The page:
Friday, January 17, 2014

Longinus, And His Spear of Destiny!





“But one of the soldiers with a spear opened his side, and immediately there came out blood and water.  And he that saw it, hath given testimony; and his testimony is true.  And he knoweth that he saith true;that you may believe.  For these things were done, that the scripture might be fulfilled:  You shall not break a bone of him.   And another scripture saith:  They shall look on him whom they pierced. (John 19:34 -37)

The Spear of Destiny as it is more commonly called, was the spear which lanced Jesus side at the end of his crucifixion.  It has become the source of legend, with Kings and dictators seeking it.  Believing it will give victory to whom possesses it.  The question is was there a spear which pierced Jesus side, and is there historical evidence for a Roman Centurion who carried the spear? 


The apocryphal work, “Acts of Pontius Pilate” also called the “Gospel of Nicodemus” gives us a reference. 

“Then Longinus, a certain soldier, taking a spear, pierced his side, and presently there came forth blood and water.”  Nicodemus 7:8

While the book itself may not be from Nicodemus, it does date from the third century.  It does give us the name for the Roman Centurion, Longinus.  Now that name does exist in a historical writings!  The Jewish historian Flavius Josephus mentions some Roman soldiers that had the name.  The first one was “Titus Pompeius Longinus, the son of Titus” (Antiquities 14.10.13 {229}); who was listed as a witness to the acts of Lucius the Consul upon Jews living in Ephesus.  Another one is “Cornelius Longinus” (Antiquities 14.10.13 {238}), also listed as a witness to the decrees of Lentulus in regards to the Jews living in Ephesus again.  The next one is Cassius Longinus who held the title of President of Syria!

 “Upon the death of King Agrippa, which we have related in the foregoing

book, Claudius Caesar sent Cassius Longinus as successor to Marcus, out of regard to the memory of King Agrippa.”  (Antiquities 20.1.1 {1})  



  Now none of these can be proven to have been in Israel at the time of Christ.  But, it does show that this name was common enough among the Romans that someone named Longinus could have been there. Those listed appear to have had good rank and power in the Roman Army.   This is important, for it provides the possibility of an influential family that might have kept the spear in the family.  In fact Josephus has another one that is in Jerusalem around the right time.  During the Jewish War and siege of Jerusalem by Titus, there was a notable soldier named … Longinus!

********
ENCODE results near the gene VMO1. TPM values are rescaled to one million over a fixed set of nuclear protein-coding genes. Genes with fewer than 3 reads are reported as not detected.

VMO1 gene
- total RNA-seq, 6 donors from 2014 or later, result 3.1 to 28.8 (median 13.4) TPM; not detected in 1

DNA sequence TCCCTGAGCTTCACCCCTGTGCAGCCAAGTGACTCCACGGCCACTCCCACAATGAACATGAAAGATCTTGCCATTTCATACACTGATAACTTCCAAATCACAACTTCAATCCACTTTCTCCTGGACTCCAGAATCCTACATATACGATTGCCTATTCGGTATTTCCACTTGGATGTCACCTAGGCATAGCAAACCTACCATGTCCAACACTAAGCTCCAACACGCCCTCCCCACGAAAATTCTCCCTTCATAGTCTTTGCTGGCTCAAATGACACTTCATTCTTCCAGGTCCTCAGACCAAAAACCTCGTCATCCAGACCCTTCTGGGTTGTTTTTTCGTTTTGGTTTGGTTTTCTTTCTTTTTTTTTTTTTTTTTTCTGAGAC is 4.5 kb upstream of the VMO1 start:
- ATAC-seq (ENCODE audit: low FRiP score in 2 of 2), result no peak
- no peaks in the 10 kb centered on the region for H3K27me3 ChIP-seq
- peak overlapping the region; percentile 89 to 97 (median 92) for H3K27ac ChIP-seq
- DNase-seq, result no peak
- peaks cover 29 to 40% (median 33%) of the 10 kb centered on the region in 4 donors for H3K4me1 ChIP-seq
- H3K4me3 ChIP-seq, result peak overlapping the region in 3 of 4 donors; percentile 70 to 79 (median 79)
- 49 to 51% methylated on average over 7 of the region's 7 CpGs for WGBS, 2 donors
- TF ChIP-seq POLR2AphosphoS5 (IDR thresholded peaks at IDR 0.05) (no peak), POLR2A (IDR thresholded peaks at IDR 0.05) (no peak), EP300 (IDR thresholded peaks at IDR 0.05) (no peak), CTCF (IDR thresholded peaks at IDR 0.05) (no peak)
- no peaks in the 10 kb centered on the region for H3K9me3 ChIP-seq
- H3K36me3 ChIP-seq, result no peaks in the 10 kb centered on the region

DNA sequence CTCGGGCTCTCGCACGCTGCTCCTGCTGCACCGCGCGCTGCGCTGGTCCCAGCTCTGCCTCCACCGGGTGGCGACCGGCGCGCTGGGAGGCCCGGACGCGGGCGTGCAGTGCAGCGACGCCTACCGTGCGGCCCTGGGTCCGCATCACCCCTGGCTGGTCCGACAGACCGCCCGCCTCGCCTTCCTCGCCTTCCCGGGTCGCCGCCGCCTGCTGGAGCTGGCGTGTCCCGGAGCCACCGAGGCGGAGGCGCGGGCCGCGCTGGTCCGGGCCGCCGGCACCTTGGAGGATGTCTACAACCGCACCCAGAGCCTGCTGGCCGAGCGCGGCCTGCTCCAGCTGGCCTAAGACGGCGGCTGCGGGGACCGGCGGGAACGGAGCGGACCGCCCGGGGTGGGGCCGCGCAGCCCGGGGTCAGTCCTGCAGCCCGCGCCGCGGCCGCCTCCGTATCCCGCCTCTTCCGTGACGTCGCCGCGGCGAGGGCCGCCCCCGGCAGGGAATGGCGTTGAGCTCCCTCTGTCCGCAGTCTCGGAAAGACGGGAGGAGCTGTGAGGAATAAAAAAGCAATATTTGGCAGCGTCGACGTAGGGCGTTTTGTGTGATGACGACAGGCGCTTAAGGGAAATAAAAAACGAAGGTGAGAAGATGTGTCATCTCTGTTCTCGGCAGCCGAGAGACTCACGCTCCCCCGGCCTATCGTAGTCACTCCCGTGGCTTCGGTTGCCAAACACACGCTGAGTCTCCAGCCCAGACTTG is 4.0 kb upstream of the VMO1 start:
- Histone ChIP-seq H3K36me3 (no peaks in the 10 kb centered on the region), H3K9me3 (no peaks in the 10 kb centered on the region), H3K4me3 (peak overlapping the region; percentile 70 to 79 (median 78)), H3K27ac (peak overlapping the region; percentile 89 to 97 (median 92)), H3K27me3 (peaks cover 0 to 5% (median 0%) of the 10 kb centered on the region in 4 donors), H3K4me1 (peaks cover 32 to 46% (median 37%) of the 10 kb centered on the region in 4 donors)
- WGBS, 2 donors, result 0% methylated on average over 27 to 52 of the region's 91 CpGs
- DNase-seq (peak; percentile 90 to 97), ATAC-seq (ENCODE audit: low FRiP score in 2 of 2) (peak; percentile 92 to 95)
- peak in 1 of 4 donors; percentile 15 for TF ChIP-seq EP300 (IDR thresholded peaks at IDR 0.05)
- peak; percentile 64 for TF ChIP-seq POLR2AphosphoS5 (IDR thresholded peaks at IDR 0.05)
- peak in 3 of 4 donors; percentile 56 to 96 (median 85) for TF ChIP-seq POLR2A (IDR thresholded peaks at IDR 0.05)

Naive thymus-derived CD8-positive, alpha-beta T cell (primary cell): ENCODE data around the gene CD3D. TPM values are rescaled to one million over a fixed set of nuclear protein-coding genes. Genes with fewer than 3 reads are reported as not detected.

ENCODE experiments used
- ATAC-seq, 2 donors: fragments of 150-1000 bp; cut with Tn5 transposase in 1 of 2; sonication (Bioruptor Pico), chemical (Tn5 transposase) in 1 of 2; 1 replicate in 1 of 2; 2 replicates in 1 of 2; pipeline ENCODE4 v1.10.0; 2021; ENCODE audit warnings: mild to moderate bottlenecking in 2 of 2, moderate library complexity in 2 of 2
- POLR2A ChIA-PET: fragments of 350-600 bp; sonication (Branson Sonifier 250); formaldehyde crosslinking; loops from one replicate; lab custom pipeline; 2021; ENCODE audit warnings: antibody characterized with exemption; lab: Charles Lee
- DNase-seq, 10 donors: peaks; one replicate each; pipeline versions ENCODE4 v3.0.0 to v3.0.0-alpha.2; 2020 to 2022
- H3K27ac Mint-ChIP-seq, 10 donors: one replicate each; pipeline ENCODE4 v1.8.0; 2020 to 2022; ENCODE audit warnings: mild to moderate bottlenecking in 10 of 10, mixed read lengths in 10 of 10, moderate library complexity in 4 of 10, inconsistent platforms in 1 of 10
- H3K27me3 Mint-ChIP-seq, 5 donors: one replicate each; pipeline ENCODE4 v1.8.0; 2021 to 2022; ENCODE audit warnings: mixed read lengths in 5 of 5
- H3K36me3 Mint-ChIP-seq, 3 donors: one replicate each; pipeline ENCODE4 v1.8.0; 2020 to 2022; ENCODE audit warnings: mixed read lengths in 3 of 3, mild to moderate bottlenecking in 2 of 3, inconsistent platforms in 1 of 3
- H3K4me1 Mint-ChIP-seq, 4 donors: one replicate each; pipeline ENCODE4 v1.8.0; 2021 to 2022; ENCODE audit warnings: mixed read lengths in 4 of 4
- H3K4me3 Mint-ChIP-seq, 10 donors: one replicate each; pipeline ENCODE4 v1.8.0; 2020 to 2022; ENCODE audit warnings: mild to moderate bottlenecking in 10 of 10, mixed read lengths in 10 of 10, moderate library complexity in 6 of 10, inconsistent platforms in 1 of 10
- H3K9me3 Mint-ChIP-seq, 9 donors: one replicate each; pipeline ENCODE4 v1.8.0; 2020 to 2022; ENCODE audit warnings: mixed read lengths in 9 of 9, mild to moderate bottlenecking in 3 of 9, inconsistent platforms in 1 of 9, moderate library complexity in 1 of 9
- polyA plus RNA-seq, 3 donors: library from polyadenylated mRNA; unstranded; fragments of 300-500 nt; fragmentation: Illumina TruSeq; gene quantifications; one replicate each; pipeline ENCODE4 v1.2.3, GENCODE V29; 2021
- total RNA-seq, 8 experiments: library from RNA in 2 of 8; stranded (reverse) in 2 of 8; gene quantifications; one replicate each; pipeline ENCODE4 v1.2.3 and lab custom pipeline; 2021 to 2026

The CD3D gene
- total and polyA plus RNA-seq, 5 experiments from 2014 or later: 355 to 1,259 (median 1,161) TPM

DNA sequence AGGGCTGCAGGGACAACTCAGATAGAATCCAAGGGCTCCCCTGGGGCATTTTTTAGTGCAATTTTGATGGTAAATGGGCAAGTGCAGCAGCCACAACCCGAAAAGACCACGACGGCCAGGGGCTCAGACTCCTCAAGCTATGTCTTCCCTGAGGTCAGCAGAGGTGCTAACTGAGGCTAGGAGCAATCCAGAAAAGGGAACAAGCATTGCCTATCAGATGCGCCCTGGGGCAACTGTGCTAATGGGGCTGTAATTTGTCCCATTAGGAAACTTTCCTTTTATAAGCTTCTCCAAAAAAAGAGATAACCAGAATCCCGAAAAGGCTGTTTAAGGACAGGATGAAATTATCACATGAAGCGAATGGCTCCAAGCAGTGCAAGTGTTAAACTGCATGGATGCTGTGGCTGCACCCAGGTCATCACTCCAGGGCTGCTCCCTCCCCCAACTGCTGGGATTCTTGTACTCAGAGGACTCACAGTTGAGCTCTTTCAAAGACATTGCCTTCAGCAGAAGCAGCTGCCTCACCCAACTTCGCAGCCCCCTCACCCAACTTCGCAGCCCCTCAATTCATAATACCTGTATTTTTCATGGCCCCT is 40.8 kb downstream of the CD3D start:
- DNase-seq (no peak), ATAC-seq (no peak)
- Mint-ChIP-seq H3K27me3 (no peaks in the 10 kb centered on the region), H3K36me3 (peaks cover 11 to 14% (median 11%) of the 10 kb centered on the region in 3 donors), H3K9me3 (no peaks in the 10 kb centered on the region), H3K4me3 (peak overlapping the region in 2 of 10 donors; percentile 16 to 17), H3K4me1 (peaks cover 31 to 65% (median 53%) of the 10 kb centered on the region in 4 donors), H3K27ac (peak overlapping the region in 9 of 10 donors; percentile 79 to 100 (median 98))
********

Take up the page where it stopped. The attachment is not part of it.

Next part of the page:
“And now, as the Jews were about this time standing in array before the wall, and that in a strong body, and while both parties were throwing their darts at each other, Longinus, one of the equestrian order,  leaped out of the army of the Romans, and leaped into the very midst of the army of the Jews;  and as they dispersed themselves upon this attack, he slew two of their men of the greatest courage; one of them he struck in his mouth, as he was coming to meet him; the other was slain by him with that very dart that he drew out of the body of the other, with which he ran this man through his side as he was running away from him; and when he had done this, he first of all ran out of the midst of this enemies too his own side. So this man signalized himself for his valor, and many there were who were ambitious of gaining the like reputation.”  (Wars of the Jews 5.7.3 {312 – 314})

  He was in the mounted order (equestrian), and appears to be very proficient with a spear.  Is this bold Longinus the same one that was bold enough to lance the crucified one?  The image of a Roman soldier on horseback approaching the crucified Jesus.  Looking into Jesus eyes and thrusting the spear through him, seems to fit this Longinus.  So it can be shown that there was a Longinus, in the Roman Army, a spear man, in Jerusalem around the time of Jesus death. Since he served under Titus, we may wonder if Titus had a hidden hand in the crucifixion? As a victor in the Jewish war the spear might have been kept in the family of Longinus  as a war relic, and relic of the crucified Jewish troublemaker. Josephus has provided circumstantial evidence that supports the Crucifixion story, and the possible existence of the Spear of Destiny.
 





Sources:

The Lost Books of the Bible  (1926)
Edited by William Hone, Translated by Jeremiah Jones and William Wake
Dover Publications
The Lost Books of the Bible


The Holy Bible – Douay Rheims, Tan Books and Publishers, Inc.

The Works of Josephus: Complete and Unabridged (1987)
Translated by William Whiston,  A.M. ; Published by Hendrickson Publishers, Inc.
The Works of Josephus: Complete and Unabridged 

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